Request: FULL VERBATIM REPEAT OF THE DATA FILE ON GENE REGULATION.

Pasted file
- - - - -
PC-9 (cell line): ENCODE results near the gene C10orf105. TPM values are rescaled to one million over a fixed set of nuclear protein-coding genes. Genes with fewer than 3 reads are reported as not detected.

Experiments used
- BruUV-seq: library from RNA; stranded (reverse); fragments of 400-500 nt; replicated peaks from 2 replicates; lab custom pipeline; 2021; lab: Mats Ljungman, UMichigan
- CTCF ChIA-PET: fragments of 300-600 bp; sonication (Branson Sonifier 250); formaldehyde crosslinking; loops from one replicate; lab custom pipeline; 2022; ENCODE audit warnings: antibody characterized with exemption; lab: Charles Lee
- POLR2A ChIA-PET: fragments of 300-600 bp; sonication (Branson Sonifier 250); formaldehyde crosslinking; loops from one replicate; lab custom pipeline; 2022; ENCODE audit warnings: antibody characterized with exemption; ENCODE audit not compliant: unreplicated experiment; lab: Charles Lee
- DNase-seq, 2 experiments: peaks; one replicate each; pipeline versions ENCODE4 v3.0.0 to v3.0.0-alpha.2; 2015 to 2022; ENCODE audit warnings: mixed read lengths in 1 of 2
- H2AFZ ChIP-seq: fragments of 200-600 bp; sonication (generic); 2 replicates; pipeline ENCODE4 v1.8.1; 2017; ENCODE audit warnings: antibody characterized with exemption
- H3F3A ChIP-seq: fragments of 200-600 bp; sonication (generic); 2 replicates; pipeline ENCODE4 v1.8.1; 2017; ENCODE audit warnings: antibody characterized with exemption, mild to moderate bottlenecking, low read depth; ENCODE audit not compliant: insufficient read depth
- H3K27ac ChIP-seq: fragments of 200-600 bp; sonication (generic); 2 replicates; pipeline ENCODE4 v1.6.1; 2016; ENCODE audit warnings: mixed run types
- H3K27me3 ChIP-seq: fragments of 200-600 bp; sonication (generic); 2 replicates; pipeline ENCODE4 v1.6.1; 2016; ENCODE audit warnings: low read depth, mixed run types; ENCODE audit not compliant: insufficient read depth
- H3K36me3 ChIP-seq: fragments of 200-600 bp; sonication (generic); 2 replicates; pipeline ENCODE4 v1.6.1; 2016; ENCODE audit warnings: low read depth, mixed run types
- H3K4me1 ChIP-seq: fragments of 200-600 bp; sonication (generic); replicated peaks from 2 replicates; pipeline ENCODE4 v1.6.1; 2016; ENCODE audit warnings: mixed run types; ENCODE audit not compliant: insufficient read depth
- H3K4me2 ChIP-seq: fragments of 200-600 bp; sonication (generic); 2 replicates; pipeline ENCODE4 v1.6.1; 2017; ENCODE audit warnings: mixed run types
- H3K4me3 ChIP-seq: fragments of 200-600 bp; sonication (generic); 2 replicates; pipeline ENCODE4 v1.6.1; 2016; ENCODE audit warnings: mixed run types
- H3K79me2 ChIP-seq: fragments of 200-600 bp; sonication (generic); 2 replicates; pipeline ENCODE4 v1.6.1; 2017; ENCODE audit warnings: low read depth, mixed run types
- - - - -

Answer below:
PC-9 (cell line): ENCODE results near the gene C10orf105. TPM values are rescaled to one million over a fixed set of nuclear protein-coding genes. Genes with fewer than 3 reads are reported as not detected.

Experiments used
- BruUV-seq: library from RNA; stranded (reverse); fragments of 400-500 nt; replicated peaks from 2 replicates; lab custom pipeline; 2021; lab: Mats Ljungman, UMichigan
- CTCF ChIA-PET: fragments of 300-600 bp; sonication (Branson Sonifier 250); formaldehyde crosslinking; loops from one replicate; lab custom pipeline; 2022; ENCODE audit warnings: antibody characterized with exemption; lab: Charles Lee
- POLR2A ChIA-PET: fragments of 300-600 bp; sonication (Branson Sonifier 250); formaldehyde crosslinking; loops from one replicate; lab custom pipeline; 2022; ENCODE audit warnings: antibody characterized with exemption; ENCODE audit not compliant: unreplicated experiment; lab: Charles Lee
- DNase-seq, 2 experiments: peaks; one replicate each; pipeline versions ENCODE4 v3.0.0 to v3.0.0-alpha.2; 2015 to 2022; ENCODE audit warnings: mixed read lengths in 1 of 2
- H2AFZ ChIP-seq: fragments of 200-600 bp; sonication (generic); 2 replicates; pipeline ENCODE4 v1.8.1; 2017; ENCODE audit warnings: antibody characterized with exemption
- H3F3A ChIP-seq: fragments of 200-600 bp; sonication (generic); 2 replicates; pipeline ENCODE4 v1.8.1; 2017; ENCODE audit warnings: antibody characterized with exemption, mild to moderate bottlenecking, low read depth; ENCODE audit not compliant: insufficient read depth
- H3K27ac ChIP-seq: fragments of 200-600 bp; sonication (generic); 2 replicates; pipeline ENCODE4 v1.6.1; 2016; ENCODE audit warnings: mixed run types
- H3K27me3 ChIP-seq: fragments of 200-600 bp; sonication (generic); 2 replicates; pipeline ENCODE4 v1.6.1; 2016; ENCODE audit warnings: low read depth, mixed run types; ENCODE audit not compliant: insufficient read depth
- H3K36me3 ChIP-seq: fragments of 200-600 bp; sonication (generic); 2 replicates; pipeline ENCODE4 v1.6.1; 2016; ENCODE audit warnings: low read depth, mixed run types
- H3K4me1 ChIP-seq: fragments of 200-600 bp; sonication (generic); replicated peaks from 2 replicates; pipeline ENCODE4 v1.6.1; 2016; ENCODE audit warnings: mixed run types; ENCODE audit not compliant: insufficient read depth
- H3K4me2 ChIP-seq: fragments of 200-600 bp; sonication (generic); 2 replicates; pipeline ENCODE4 v1.6.1; 2017; ENCODE audit warnings: mixed run types
- H3K4me3 ChIP-seq: fragments of 200-600 bp; sonication (generic); 2 replicates; pipeline ENCODE4 v1.6.1; 2016; ENCODE audit warnings: mixed run types
- H3K79me2 ChIP-seq: fragments of 200-600 bp; sonication (generic); 2 replicates; pipeline ENCODE4 v1.6.1; 2017; ENCODE audit warnings: low read depth, mixed run types